Patients who develop acute renal failure in the intensive care unit (ICU) have extremely high rates of mortality and morbidity. The goals of this study were to identify correlates of the timing of nephrology consultation in acute renal failure, and to explore the relation between timing of consultation and outcomes.We explored associations among timing of nephrology consultation and in-hospital mortality, lengths of hospital and ICU stay, and recovery of renal function in 215 ICU patients with acute renal failure at four U.S. teaching hospitals. We used multivariable logistic regression and propensity scores to adjust for confounding and selection effects.Nephrology consultation was delayed (>or=48 hours) in 61 patients (28%) (median time to consultation, 4 days). Lower serum creatinine levels (P <0.0001) and higher urine output (P = 0.002) were associated with delayed consultation. Delayed consultation was associated with increased mortality among dialyzed (31/42 [74%] vs. 50/103 [49%], P = 0.006) and nondialyzed patients (10/19 [53%] vs. 11/51 [22%], P = 0.01), and increases in lengths of hospital (median, 19 days vs. 16 days, P = 0.01) and ICU stay (17 days vs. 6 days, P <0.0001). The association between delayed consultation and mortality was attenuated by covariate adjustment, and was no longer statistically significant after adjustment for propensity score (odds ratio = 2.0; 95% confidence interval: 0.8 to 5.1).In acute renal failure, delayed nephrology consultation was associated with increased mortality and morbidity, whether or not dialysis was ultimately required. Using observational data, we cannot determine whether these findings reflect residual confounding, selection bias, adverse effects of delayed recognition of acute renal failure, or the benefits of nephrology consultation.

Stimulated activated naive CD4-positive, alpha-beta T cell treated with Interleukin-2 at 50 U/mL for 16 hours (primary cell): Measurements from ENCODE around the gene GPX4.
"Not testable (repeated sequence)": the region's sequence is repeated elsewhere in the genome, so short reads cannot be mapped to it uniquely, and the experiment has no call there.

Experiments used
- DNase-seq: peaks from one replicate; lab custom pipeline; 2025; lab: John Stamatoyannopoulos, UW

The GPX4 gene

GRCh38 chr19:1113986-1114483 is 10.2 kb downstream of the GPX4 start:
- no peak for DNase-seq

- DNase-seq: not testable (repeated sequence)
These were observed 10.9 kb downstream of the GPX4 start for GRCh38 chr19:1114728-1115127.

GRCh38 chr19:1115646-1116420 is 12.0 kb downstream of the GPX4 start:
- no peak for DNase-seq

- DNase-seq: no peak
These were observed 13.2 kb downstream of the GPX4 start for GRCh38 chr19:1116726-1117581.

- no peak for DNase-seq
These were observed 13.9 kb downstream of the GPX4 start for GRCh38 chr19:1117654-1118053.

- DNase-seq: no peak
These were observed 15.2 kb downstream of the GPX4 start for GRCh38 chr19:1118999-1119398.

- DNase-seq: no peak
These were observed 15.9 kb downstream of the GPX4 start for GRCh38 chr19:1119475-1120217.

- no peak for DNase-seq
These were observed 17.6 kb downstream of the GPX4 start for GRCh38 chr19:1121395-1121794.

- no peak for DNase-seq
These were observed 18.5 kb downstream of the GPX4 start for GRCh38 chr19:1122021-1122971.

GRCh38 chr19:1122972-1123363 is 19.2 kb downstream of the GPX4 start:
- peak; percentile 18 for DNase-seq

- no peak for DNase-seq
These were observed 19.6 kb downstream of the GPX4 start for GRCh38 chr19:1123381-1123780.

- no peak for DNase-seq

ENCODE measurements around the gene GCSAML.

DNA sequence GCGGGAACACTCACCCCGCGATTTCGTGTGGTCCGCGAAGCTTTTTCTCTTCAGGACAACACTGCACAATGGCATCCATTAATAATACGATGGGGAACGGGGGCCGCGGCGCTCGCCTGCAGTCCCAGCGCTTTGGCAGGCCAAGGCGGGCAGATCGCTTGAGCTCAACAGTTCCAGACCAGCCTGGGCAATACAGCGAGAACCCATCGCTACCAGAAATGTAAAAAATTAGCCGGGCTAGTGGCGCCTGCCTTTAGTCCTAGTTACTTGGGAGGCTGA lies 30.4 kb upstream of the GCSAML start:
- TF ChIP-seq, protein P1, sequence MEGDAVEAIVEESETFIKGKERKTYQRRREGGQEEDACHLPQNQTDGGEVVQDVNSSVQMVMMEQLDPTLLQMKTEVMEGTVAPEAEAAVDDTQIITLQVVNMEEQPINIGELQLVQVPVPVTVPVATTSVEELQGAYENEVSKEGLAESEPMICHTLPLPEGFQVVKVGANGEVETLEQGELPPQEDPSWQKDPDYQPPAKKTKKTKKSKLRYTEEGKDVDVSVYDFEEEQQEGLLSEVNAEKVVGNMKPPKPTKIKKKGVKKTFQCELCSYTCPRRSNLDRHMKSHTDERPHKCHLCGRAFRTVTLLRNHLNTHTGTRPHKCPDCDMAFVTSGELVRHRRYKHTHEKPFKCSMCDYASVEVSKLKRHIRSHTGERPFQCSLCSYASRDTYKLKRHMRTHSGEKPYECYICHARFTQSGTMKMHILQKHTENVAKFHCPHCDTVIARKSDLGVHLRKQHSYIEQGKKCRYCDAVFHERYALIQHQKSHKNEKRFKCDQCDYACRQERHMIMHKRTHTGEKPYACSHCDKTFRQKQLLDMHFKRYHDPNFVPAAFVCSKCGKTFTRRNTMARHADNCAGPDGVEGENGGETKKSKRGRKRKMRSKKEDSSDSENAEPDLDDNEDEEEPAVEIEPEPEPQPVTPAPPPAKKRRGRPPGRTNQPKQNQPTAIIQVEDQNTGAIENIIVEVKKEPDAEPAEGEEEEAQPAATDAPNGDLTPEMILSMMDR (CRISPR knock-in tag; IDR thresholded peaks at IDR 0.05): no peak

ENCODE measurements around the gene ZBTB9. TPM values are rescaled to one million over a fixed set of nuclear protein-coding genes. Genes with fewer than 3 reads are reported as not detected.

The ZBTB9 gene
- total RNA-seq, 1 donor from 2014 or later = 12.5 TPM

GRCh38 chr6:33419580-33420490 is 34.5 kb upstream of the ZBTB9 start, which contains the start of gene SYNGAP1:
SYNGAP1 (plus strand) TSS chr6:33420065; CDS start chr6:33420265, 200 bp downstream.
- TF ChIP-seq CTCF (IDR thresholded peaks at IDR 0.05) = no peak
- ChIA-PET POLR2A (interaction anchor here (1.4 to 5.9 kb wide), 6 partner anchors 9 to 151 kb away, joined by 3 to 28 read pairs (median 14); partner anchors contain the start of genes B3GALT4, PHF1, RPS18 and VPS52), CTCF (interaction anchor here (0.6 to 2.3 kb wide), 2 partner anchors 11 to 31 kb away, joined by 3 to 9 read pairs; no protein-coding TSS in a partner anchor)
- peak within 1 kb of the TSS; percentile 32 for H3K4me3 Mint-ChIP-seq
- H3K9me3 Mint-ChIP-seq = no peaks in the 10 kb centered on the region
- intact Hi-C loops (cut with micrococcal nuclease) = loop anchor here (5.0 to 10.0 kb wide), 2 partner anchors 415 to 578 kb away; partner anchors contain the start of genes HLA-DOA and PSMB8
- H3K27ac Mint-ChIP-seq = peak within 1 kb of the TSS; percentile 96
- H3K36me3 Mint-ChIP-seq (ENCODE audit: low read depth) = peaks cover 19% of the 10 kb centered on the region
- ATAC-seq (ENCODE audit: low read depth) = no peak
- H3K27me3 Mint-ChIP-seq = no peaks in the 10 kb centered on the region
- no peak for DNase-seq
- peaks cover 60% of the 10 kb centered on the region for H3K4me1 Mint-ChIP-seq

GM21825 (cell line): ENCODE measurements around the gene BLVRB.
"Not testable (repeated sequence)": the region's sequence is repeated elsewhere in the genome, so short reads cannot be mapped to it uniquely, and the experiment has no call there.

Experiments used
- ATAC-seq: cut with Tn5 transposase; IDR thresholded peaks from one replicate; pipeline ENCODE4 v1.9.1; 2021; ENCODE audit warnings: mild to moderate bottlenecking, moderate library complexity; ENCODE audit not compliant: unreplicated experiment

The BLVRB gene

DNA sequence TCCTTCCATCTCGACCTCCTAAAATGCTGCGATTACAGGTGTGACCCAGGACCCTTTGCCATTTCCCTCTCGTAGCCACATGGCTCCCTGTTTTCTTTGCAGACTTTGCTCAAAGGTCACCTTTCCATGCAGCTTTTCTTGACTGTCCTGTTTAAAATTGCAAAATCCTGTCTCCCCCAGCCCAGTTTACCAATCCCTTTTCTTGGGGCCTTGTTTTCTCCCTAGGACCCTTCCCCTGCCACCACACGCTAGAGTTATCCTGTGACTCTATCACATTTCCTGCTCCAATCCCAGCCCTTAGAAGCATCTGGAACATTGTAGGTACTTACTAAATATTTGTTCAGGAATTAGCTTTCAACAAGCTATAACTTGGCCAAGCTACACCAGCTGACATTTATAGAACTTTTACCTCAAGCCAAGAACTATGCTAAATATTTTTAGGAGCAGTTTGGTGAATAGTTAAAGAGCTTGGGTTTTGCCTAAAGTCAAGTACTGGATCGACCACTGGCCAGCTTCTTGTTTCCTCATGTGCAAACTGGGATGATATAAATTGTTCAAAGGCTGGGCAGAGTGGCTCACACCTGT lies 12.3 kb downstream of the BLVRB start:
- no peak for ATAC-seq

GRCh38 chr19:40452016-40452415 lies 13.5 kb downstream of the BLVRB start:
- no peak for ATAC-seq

View details for Web of Science ID 000179148600002
View details for PubMedID 12427493